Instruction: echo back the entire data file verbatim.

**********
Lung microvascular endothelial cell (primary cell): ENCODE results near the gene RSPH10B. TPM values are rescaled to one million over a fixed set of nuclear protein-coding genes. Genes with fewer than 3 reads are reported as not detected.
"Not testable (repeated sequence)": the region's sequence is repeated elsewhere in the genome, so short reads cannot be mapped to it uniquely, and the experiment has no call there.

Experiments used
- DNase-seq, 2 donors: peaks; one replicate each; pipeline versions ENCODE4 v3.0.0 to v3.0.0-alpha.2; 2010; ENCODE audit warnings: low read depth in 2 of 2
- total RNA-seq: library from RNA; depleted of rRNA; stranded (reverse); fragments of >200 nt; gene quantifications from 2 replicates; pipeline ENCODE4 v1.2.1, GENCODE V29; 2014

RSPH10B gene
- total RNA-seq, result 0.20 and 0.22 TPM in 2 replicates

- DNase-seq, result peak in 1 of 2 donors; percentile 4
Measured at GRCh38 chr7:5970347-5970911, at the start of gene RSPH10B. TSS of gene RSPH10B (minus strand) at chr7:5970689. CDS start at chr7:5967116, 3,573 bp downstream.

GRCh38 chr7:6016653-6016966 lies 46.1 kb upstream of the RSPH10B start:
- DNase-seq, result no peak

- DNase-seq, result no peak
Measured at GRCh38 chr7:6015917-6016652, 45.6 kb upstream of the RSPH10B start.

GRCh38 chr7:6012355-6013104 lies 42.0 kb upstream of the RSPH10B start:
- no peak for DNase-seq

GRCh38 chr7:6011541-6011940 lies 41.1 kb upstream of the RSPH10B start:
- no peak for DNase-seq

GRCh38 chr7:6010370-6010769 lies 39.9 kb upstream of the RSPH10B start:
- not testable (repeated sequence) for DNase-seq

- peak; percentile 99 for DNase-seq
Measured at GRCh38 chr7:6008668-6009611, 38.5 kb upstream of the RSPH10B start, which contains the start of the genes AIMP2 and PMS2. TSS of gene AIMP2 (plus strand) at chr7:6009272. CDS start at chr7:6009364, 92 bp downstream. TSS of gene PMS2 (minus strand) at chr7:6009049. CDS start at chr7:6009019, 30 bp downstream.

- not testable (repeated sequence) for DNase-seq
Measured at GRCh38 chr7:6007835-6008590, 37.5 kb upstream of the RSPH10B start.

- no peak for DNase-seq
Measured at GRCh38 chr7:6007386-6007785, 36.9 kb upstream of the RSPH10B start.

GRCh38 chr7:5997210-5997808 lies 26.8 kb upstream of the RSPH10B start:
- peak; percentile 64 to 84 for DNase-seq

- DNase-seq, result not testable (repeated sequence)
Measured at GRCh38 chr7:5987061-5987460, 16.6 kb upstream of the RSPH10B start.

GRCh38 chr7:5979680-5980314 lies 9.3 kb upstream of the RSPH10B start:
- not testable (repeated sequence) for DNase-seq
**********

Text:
Lung microvascular endothelial cell (primary cell): ENCODE results near the gene RSPH10B. TPM values are rescaled to one million over a fixed set of nuclear protein-coding genes. Genes with fewer than 3 reads are reported as not detected.
"Not testable (repeated sequence)": the region's sequence is repeated elsewhere in the genome, so short reads cannot be mapped to it uniquely, and the experiment has no call there.

Experiments used
- DNase-seq, 2 donors: peaks; one replicate each; pipeline versions ENCODE4 v3.0.0 to v3.0.0-alpha.2; 2010; ENCODE audit warnings: low read depth in 2 of 2
- total RNA-seq: library from RNA; depleted of rRNA; stranded (reverse); fragments of >200 nt; gene quantifications from 2 replicates; pipeline ENCODE4 v1.2.1, GENCODE V29; 2014

RSPH10B gene
- total RNA-seq, result 0.20 and 0.22 TPM in 2 replicates

- DNase-seq, result peak in 1 of 2 donors; percentile 4
Measured at GRCh38 chr7:5970347-5970911, at the start of gene RSPH10B. TSS of gene RSPH10B (minus strand) at chr7:5970689. CDS start at chr7:5967116, 3,573 bp downstream.

GRCh38 chr7:6016653-6016966 lies 46.1 kb upstream of the RSPH10B start:
- DNase-seq, result no peak

- DNase-seq, result no peak
Measured at GRCh38 chr7:6015917-6016652, 45.6 kb upstream of the RSPH10B start.

GRCh38 chr7:6012355-6013104 lies 42.0 kb upstream of the RSPH10B start:
- no peak for DNase-seq

GRCh38 chr7:6011541-6011940 lies 41.1 kb upstream of the RSPH10B start:
- no peak for DNase-seq

GRCh38 chr7:6010370-6010769 lies 39.9 kb upstream of the RSPH10B start:
- not testable (repeated sequence) for DNase-seq

- peak; percentile 99 for DNase-seq
Measured at GRCh38 chr7:6008668-6009611, 38.5 kb upstream of the RSPH10B start, which contains the start of the genes AIMP2 and PMS2. TSS of gene AIMP2 (plus strand) at chr7:6009272. CDS start at chr7:6009364, 92 bp downstream. TSS of gene PMS2 (minus strand) at chr7:6009049. CDS start at chr7:6009019, 30 bp downstream.

- not testable (repeated sequence) for DNase-seq
Measured at GRCh38 chr7:6007835-6008590, 37.5 kb upstream of the RSPH10B start.

- no peak for DNase-seq
Measured at GRCh38 chr7:6007386-6007785, 36.9 kb upstream of the RSPH10B start.

GRCh38 chr7:5997210-5997808 lies 26.8 kb upstream of the RSPH10B start:
- peak; percentile 64 to 84 for DNase-seq

- DNase-seq, result not testable (repeated sequence)
Measured at GRCh38 chr7:5987061-5987460, 16.6 kb upstream of the RSPH10B start.

GRCh38 chr7:5979680-5980314 lies 9.3 kb upstream of the RSPH10B start:
- not testable (repeated sequence) for DNase-seq